Department of Sociology & Anthroplogy; Africana Studies; Women's, Gender, & Sexuality Studies
09/2018 - 08/2021
University of Massachusetts Boston
Africana Studies Department
08/2017 - 05/2018
Critical Black Studies (Formerly Africana Studies)
08/2016 - 07/2017
North Carolina State University
Africana Studies (Department of Interdisciplinary Studies)
Building the Cumbe: Anti-Imperialism, Pan-Africanism and the Bolivarian Revolution,” preparing for submission to Transforming Anthropology
“Pan-African Feminism in the Lives of Afro-Venezuelan Women,” preparing for submission to the International Feminist Journal of Politics
“Presidential Promise: A Comparative Retrospective Ethnography of Hugo Chavez and Barack Obama’s Political Legacies,” preparing for submission to International Political Anthropology
- African American Intellectual Historical Society (AAIHS)
- American Anthropological Association (AAA)
- Association of Black Anthropologists (ABA)
- Association for the Worldwide Study of the African Diaspora (ASWAD)
- National Council for Black Studies (NCBS)
- National Women’s Studies Association (NWSA)
- Society for Latin American and Caribbean Anthropology (SLACA)
Research Project at the Centre
Return to the Source: The Dialectics of 21st Century Pan-African Liberation
This project is a comparative (auto)ethnographic analysis of Pan-African ideology and praxis in 21st century global struggles for Black liberation manifested through the Movement for Black Lives in the US and the so-called Pink Tide in Latin America. Primarily concerned with understanding the socio-economic conditions that generate the most robust possibilities for Black liberation, Return to the Source also examines the ways in which the COVID-19 pandemic has forced a number of contradictions to the surface where conceptions of world order are concerned, particularly what communities are deemed expendable and who “the state” believes needs to be regulated and controlled. Additionally, this project seeks to connect the intellectual work and political activism of Black/African descended women activists in the US and Venezuela in order to put forth a working theory of Pan-African Feminism as a visionary transnational ideological framework that defies imperial patriarchal culture, actively works to dismantle racial capitalism with the ultimate aim of the liberation and unification of Africa and African peoples. Taking as a point of comparison, the neoliberal technologies of the disposability of life at play in the handling of COVID-19 in the US alongside the socialist logic of the preservation of life at play in the cases of Venezuela and Cuba offers a more robust understanding of the multiple worlds the globally oppressed traverse. More importantly, this work explores how the aforementioned begins to allow us to see the ways in which an entirely different conception of global order is possible.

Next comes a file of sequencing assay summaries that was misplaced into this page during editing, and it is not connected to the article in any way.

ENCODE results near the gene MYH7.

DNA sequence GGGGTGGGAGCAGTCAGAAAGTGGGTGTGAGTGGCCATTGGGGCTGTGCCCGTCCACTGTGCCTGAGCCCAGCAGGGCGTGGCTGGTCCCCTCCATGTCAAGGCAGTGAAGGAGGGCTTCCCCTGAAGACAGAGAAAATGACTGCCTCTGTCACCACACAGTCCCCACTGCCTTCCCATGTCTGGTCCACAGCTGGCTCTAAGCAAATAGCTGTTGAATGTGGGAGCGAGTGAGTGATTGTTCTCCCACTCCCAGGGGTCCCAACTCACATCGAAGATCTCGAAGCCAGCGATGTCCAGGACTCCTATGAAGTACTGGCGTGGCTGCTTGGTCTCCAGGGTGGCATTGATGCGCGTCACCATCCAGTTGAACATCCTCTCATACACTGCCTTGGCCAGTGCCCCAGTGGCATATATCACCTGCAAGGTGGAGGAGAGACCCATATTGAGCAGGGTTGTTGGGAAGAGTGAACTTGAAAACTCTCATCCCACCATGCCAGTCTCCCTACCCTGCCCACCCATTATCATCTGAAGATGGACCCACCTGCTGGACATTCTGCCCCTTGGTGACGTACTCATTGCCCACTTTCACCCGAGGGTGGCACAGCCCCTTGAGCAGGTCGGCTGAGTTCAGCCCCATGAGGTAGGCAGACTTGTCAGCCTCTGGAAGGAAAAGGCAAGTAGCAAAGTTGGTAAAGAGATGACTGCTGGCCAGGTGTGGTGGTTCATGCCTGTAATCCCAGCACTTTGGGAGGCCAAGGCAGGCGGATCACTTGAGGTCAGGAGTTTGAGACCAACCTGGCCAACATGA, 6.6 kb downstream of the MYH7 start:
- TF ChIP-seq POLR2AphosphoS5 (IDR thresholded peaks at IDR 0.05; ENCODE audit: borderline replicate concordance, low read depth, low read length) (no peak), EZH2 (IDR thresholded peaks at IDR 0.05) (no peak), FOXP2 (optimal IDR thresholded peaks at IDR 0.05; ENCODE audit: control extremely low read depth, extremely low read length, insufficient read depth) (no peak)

Brown, Layla D. (2020). ‘The Pandemic of Racial Capitalism: Another World is Possible’, in From the European South: A Transdisciplinary Journal of Postcolonial Humanities, Special Issue Surviving the Pandemic: Reflections on Intimacy, Care, Inequalities, Resistance and Transnational Solidarity, 7: 61-74
Brown, Layla D. (2019). ‘Seeing It for Wearing It: Autoethnography as Black Feminist Methodology’, in Taboo: The Journal of Culture and Education, 18(1). 108-125.
Brown, Layla D. (2018). ‘This Ain’t Nothing New: Contextualizing Black Struggle in Trump’s America’, in The Fire Now: Anti-Racist Scholarship in Times of Explicit Racial Violence.
Brown, Layla D. (2017). ‘This Ain’t Yo Daddy’s Civil Rights Movement? A Generational Analysis of the Movement for Black Lives’, in Black Lives Have Always Mattered: A Collection of Essays, Poems, and Personal Narratives. 2 Leaf Press: 287-304.